Arousal lives in the depth of this desire for fullness, and birth is a manifestation of this desire. Birth is a sensual, physical experience of temporary fullness and ultimate emptying. Yet in our modern context, Allender and Longman suggest we live in a world of “divided and distorted desire that wreaks havoc with every legitimate and holy longing. Desire in a fallen world is seldom (if ever) attained.” Likewise, in her book, Erotic Attunement, Cristina Traina speaks of the goodness and danger of the arousal and desire connected to birth. A mother’s longing for fulfillment can lead her to mistake her infant for the culmination of desire, moving from attunement to relying on her infant to “fill a larger void” they were never meant to fill. An erotically attuned mother, however, is one whose love is “calmly, confidently attentive and attuned”; she lives in the tension of unfulfilled desire. She knows that her love for her child is “true, but partial.”
As I think of my babies latching onto my breast, my tears come quick and hot. Shame interrupts arousal and desire, the result of my sociocultural experience. Our Western world organizes the glory we cannot understand, commodifying the female form. Purity culture taught me that my body was dangerous, that arousal needed to be contained. But I was aroused when my babies were born, when they latched on to my breast for the first time. I was ashamed of that arousal, disgusted that my body would respond sexually to the infant at my breast. This is the bind: my evangelical upbringing taught me that my body is for the sexual pleasure of men and for giving birth. Terms such as erotic and arousal are confined to the marital bed. Hence, the shame at arousal toward my nursing babies made sad sense. After all, sex was meant for my husband, not for my baby.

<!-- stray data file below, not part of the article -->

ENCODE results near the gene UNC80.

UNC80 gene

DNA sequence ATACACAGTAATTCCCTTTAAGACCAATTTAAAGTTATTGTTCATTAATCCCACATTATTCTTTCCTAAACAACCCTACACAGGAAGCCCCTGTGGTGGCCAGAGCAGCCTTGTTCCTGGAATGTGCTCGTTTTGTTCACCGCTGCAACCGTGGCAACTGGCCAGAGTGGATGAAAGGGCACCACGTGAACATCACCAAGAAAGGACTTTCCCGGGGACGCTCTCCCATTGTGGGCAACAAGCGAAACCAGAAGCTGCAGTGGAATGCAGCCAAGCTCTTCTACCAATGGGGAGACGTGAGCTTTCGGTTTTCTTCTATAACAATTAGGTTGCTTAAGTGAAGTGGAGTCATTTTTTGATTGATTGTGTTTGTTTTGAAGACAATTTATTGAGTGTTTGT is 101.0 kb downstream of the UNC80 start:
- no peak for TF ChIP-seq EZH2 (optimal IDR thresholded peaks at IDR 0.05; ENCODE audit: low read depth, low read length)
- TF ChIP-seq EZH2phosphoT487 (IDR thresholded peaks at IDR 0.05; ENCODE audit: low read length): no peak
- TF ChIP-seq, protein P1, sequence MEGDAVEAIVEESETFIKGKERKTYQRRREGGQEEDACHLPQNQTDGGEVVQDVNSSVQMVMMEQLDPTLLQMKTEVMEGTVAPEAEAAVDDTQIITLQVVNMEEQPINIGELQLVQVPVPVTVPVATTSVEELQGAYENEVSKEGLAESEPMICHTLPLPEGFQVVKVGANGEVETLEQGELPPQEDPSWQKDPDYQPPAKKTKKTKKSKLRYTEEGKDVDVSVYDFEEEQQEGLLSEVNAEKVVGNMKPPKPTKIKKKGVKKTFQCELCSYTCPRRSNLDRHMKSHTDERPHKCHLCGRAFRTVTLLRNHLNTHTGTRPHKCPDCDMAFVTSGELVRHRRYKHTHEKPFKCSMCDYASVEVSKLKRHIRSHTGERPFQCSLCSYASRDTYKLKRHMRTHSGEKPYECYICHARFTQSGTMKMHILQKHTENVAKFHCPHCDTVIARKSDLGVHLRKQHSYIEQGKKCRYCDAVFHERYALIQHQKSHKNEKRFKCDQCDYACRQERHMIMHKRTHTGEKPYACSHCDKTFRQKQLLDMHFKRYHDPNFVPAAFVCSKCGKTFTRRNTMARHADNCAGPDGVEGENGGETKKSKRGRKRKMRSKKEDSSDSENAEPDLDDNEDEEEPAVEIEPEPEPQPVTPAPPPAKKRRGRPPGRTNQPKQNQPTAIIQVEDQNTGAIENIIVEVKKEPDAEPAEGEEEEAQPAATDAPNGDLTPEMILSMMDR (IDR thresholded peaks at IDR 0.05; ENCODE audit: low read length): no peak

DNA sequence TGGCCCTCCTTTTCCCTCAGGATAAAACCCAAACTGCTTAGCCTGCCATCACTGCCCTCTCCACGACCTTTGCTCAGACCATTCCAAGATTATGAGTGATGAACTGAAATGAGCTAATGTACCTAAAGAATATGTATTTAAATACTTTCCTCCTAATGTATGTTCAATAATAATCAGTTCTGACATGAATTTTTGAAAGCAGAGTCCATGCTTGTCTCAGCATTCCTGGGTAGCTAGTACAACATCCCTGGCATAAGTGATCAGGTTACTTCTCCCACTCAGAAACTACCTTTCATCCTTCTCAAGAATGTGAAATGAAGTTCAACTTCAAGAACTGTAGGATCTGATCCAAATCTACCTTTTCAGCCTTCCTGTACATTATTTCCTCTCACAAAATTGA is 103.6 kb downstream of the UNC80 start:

Yet “the erotic is a fundamental drive toward fullness of life . . . it has the power to enhance rather than diminish human flourishing.” Birth and breastfeeding provide an opportunity for mutuality, a relationship in which both persons “are called more fully unto themselves.” Shame interrupts this, binding itself to arousal and marring desire. Instead of allowing an erotic narrative that encompasses experiences of motherhood, our world shames women for the ways in which they desire to “make love” with their children.